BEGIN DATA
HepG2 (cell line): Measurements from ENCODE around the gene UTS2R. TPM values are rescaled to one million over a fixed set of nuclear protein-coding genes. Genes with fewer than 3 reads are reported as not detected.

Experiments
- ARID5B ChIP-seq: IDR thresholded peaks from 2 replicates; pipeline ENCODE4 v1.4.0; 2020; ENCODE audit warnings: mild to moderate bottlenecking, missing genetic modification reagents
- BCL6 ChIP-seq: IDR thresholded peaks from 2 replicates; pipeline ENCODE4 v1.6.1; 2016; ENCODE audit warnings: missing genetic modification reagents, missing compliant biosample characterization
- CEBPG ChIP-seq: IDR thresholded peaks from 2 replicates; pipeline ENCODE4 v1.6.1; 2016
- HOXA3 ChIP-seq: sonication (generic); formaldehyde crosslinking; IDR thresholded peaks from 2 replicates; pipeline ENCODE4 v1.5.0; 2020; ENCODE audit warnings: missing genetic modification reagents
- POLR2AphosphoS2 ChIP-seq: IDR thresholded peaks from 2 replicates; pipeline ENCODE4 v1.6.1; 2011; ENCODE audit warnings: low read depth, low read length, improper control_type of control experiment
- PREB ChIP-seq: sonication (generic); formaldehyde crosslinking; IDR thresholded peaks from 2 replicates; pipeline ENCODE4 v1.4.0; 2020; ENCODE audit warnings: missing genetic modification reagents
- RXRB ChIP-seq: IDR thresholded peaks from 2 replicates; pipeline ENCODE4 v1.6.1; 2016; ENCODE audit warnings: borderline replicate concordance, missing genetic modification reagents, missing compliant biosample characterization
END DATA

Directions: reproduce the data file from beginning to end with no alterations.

HepG2 (cell line): Measurements from ENCODE around the gene UTS2R. TPM values are rescaled to one million over a fixed set of nuclear protein-coding genes. Genes with fewer than 3 reads are reported as not detected.

Experiments
- ARID5B ChIP-seq: IDR thresholded peaks from 2 replicates; pipeline ENCODE4 v1.4.0; 2020; ENCODE audit warnings: mild to moderate bottlenecking, missing genetic modification reagents
- BCL6 ChIP-seq: IDR thresholded peaks from 2 replicates; pipeline ENCODE4 v1.6.1; 2016; ENCODE audit warnings: missing genetic modification reagents, missing compliant biosample characterization
- CEBPG ChIP-seq: IDR thresholded peaks from 2 replicates; pipeline ENCODE4 v1.6.1; 2016
- HOXA3 ChIP-seq: sonication (generic); formaldehyde crosslinking; IDR thresholded peaks from 2 replicates; pipeline ENCODE4 v1.5.0; 2020; ENCODE audit warnings: missing genetic modification reagents
- POLR2AphosphoS2 ChIP-seq: IDR thresholded peaks from 2 replicates; pipeline ENCODE4 v1.6.1; 2011; ENCODE audit warnings: low read depth, low read length, improper control_type of control experiment
- PREB ChIP-seq: sonication (generic); formaldehyde crosslinking; IDR thresholded peaks from 2 replicates; pipeline ENCODE4 v1.4.0; 2020; ENCODE audit warnings: missing genetic modification reagents
- RXRB ChIP-seq: IDR thresholded peaks from 2 replicates; pipeline ENCODE4 v1.6.1; 2016; ENCODE audit warnings: borderline replicate concordance, missing genetic modification reagents, missing compliant biosample characterization